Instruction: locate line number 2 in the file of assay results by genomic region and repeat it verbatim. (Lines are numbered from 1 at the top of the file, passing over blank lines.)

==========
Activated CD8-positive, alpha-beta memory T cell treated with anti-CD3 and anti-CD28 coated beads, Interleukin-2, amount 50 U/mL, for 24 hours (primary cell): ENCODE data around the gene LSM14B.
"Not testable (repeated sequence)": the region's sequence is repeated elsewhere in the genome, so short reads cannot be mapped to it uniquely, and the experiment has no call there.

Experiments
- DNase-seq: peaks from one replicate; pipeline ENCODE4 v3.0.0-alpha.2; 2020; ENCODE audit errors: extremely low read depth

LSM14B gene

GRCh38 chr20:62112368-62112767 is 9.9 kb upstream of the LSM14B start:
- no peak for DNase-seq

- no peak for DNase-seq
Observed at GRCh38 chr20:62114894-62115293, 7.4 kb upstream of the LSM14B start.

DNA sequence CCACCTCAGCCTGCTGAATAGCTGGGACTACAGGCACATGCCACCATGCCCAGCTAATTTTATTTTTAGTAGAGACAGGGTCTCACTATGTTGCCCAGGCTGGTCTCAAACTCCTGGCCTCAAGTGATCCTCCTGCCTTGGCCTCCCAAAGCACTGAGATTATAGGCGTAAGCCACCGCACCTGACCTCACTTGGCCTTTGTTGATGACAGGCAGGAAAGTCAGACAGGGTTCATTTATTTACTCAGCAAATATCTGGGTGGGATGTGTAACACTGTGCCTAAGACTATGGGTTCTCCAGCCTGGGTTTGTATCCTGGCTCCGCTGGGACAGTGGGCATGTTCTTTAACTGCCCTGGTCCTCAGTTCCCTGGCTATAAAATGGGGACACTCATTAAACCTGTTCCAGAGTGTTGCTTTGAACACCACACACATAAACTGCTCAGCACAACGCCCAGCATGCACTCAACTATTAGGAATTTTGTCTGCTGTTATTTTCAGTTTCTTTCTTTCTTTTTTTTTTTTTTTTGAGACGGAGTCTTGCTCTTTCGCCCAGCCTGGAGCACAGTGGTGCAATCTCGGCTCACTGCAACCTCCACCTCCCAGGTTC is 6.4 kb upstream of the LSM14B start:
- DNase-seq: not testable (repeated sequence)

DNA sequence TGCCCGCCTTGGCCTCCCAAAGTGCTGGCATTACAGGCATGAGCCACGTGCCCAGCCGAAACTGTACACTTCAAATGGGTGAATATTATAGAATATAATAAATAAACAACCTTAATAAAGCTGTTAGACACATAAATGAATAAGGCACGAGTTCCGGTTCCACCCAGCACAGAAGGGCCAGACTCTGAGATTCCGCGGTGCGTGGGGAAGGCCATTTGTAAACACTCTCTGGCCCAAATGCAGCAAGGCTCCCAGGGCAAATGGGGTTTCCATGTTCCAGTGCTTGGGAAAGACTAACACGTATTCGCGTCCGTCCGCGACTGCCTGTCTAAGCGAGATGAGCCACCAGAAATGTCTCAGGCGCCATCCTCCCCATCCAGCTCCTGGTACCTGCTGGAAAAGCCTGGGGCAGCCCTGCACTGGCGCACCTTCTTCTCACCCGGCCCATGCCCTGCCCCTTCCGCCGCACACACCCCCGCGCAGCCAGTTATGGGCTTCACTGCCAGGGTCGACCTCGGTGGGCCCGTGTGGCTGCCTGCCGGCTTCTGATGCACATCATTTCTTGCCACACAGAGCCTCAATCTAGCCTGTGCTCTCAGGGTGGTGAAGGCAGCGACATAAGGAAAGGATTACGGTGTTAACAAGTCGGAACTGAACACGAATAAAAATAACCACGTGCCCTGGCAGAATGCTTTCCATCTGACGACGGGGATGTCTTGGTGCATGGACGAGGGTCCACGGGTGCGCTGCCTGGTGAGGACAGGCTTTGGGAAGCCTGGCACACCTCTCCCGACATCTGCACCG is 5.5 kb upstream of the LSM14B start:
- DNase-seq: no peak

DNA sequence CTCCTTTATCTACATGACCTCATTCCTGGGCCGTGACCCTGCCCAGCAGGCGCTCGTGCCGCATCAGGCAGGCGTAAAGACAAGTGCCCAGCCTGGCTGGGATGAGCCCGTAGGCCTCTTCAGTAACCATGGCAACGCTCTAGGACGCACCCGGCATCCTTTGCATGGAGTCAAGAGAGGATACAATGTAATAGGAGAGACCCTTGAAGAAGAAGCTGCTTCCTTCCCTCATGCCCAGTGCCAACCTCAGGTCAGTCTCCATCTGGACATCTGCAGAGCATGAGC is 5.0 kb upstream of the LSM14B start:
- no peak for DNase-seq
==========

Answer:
"Not testable (repeated sequence)": the region's sequence is repeated elsewhere in the genome, so short reads cannot be mapped to it uniquely, and the experiment has no call there.